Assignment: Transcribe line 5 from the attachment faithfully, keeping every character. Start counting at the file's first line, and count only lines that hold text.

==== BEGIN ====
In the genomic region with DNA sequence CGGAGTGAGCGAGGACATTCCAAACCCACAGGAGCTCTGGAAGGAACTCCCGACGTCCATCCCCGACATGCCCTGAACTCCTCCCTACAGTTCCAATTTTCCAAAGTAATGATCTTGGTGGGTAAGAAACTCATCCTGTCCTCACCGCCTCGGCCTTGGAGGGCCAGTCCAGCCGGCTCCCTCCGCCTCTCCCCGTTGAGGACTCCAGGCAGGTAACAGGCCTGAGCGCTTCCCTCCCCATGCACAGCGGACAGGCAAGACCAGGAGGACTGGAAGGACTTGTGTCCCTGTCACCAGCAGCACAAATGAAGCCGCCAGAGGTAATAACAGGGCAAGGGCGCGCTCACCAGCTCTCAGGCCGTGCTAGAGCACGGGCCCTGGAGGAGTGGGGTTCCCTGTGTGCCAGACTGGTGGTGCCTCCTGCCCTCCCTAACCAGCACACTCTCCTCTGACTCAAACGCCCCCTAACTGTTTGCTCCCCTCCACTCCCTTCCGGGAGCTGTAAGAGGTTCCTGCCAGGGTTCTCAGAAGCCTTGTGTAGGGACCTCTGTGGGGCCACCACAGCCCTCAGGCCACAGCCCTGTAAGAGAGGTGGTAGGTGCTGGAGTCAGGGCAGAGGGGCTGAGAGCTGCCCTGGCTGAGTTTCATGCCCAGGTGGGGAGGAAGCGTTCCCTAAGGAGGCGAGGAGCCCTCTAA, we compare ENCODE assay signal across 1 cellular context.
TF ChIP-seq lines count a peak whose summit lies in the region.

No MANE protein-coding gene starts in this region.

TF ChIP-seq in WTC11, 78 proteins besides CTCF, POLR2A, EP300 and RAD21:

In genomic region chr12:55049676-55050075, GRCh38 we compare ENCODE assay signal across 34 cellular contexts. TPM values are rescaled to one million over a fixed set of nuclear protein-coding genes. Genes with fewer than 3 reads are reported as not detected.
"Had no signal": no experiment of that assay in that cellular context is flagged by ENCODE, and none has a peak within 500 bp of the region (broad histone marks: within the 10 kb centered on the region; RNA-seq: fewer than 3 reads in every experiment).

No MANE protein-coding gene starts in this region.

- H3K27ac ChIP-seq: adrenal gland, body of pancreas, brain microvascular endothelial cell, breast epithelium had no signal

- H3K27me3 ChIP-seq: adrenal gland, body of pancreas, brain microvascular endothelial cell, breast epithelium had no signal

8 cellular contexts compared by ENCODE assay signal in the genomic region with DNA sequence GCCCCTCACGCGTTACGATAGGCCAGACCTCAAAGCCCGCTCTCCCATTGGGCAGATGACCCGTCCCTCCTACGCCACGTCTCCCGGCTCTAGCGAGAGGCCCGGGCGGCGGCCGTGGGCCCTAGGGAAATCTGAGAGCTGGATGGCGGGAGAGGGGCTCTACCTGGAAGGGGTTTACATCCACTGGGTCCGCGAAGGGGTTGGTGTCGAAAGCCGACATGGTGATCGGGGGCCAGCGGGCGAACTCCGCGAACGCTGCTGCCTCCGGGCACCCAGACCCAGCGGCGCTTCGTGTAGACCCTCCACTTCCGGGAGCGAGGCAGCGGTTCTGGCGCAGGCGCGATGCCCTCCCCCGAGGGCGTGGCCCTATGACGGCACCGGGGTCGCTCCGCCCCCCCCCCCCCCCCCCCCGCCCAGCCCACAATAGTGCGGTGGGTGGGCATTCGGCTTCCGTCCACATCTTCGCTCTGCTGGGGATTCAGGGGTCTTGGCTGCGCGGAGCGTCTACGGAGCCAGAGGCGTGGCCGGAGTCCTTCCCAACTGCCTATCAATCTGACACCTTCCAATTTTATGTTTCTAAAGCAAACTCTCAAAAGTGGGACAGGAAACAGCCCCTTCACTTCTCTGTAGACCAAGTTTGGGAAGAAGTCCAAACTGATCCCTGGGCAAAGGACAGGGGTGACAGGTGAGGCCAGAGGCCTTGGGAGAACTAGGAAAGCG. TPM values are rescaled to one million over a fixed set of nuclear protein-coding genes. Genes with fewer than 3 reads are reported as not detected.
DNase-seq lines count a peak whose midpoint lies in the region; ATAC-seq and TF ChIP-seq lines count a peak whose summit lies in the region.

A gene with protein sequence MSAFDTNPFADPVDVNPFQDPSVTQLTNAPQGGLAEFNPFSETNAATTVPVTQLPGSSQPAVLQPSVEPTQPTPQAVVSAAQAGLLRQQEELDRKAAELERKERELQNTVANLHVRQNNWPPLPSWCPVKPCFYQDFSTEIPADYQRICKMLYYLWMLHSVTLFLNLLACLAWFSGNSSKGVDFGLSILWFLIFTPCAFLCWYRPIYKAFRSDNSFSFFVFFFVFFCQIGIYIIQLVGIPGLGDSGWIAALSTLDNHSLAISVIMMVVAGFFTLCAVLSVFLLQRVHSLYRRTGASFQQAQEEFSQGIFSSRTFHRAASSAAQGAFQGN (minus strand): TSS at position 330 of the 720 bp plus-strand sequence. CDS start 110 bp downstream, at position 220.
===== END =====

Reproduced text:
In genomic region chr12:55049676-55050075, GRCh38 we compare ENCODE assay signal across 34 cellular contexts. TPM values are rescaled to one million over a fixed set of nuclear protein-coding genes. Genes with fewer than 3 reads are reported as not detected.